She became politically active and found her calling to support the work of the United Farm Workers Union (UFW), boycotting, and raising money to help those in need. During her community work for the UFW she met César Chávez. Gallegos campaigned for Hispanic political leader Sal Carpio when he ran for Denver City Council and then worked as Carpio’s council aide after he was elected in 1975.

Pursuing her lifelong dream of a college degree, Gallegos enrolled at the University of Colorado Denver in 1980, majoring in ethnic studies with the help of federal grants, scholarships, student loans and work study. In 1984, Gallegos received her Bachelor of Arts with Distinction from UCD. She became a college counselor at the Educational Opportunity Center at the Community College of Denver, encouraging others to get degrees and become lifelong learners.

During her college career, Gallegos enrolled in an oral history class, choosing to document the voices of the former residents of her Westside neighborhood in her project “Auraria Remembered.” Gallegos advocated for the Displaced Aurarian Scholarship, which still covers tuition and fees for the displaced residents and their descendants to attend college on the Auraria campus.

Gallegos became the editor and publisher of Southwest Magazine with her husband John Mitchell — a quarterly publication telling the stories of Colorado’s people of color. Gallegos wrote a play, “Sueños,” first performed at Denver’s Su Teatro. She wrote human interest stories and theater reviews, becoming the first Chicana theater critic for Denver Urban Spectrum community newspaper. In 2011, she published her first novel, “Florence and the Butterflies,” which documented the fables her mother, Florence, shared about growing up on a farm.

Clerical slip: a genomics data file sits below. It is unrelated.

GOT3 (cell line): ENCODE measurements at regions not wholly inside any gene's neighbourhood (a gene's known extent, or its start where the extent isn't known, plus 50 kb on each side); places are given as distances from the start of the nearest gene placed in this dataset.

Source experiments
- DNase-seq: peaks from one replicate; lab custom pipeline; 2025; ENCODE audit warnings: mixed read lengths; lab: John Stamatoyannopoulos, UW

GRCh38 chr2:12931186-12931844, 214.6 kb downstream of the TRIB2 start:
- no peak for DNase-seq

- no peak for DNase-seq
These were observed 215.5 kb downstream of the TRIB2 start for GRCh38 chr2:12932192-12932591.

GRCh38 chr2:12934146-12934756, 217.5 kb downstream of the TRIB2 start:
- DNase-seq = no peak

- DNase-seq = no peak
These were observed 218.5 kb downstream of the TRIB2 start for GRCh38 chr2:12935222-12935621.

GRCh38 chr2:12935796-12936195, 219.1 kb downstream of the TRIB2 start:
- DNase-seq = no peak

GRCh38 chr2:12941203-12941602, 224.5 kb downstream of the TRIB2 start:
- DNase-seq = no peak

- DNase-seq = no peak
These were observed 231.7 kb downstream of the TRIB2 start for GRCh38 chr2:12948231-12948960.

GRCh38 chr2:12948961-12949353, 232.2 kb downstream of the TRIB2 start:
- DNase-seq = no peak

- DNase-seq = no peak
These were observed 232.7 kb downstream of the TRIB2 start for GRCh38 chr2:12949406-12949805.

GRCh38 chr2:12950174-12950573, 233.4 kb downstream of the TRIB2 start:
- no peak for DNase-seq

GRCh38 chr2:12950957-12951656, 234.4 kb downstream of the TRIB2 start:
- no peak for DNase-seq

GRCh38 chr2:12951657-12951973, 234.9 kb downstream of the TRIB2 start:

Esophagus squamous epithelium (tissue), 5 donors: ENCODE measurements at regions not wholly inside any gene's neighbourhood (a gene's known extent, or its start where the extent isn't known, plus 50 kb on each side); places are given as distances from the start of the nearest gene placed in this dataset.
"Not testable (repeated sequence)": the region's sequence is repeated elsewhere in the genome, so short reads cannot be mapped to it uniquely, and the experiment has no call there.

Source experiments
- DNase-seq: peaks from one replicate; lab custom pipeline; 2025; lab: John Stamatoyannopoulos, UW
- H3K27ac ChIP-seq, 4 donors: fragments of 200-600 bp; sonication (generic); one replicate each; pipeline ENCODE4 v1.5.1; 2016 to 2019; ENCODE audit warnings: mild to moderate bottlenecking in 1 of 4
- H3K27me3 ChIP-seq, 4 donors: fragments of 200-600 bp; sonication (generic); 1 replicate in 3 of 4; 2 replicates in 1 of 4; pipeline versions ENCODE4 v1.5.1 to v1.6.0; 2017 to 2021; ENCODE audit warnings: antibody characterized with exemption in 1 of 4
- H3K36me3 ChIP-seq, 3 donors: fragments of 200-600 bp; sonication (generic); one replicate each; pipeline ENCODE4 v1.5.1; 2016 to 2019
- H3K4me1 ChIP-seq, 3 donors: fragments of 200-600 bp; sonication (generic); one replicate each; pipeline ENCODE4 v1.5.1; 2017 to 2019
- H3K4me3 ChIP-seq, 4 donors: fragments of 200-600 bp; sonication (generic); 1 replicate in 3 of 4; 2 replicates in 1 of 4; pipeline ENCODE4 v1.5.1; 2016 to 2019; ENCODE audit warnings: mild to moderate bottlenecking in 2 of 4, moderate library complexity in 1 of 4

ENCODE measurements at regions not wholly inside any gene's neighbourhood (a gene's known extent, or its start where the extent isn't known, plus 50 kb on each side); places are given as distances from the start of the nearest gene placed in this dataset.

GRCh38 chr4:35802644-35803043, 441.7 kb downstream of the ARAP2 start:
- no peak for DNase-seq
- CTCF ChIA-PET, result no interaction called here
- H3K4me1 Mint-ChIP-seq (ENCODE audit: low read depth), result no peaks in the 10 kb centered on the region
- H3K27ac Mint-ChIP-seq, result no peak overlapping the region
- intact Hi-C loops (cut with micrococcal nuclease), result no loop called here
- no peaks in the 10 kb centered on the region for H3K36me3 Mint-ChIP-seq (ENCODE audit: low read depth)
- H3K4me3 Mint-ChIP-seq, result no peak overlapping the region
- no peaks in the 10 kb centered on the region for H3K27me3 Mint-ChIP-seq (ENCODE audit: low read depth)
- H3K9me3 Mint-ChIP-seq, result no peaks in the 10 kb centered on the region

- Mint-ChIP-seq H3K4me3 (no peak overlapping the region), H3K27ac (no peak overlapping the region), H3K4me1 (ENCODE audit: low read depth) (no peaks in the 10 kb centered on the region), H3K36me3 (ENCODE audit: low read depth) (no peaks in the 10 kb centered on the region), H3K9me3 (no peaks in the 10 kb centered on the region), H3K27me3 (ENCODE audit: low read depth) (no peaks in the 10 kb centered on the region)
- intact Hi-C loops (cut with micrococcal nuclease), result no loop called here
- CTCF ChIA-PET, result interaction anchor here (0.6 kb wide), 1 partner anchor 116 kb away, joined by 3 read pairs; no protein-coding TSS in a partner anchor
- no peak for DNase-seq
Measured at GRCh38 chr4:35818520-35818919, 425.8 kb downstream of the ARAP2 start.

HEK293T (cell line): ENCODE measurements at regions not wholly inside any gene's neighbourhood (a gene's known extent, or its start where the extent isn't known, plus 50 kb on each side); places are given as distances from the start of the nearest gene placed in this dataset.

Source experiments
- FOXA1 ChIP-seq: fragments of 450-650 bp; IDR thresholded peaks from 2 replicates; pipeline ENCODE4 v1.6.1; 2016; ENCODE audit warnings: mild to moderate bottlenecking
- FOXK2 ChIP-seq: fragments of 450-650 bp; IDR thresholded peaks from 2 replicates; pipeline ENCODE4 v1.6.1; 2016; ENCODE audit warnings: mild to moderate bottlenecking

Magdalena Gallegos’ years of hard work earned her accolades in the community. In 2020, she was awarded the Eleanor Gehres Award for her service to the Western History and Genealogy Department and the Dr. Martin Luther King Jr. Champion Award from the Community College of Denver. Gallegos passed away on May 12, 2021.


3 Boxes (3 linear feet)

1 oversize boxes

1 audiovisual boxes

1 oversize folders

Language of Materials


Spanish; Castilian

Immediate Source of Acquisition

Gift, Magdalena Gallegos 1999, 2010, 2015. Gift, Jamie Seemiller, 2021. Gift, Bernadine Gant, 2022.

Related Materials

John Oliver Mitchell Sr. Papers (ARL 155)


Repository also has transcripts and copies of oral histories conducted by Gallegos: Auraria remembered (OH500).
Myranda Valdez
December 2022
Description rules
Anglo-American Cataloguing Rules
Language of description
Script of description

Repository Details

Part of the Denver Public Library, Western History and Genealogy Repository

10 W. 14th Ave. Pkwy
Denver CO 80204 United States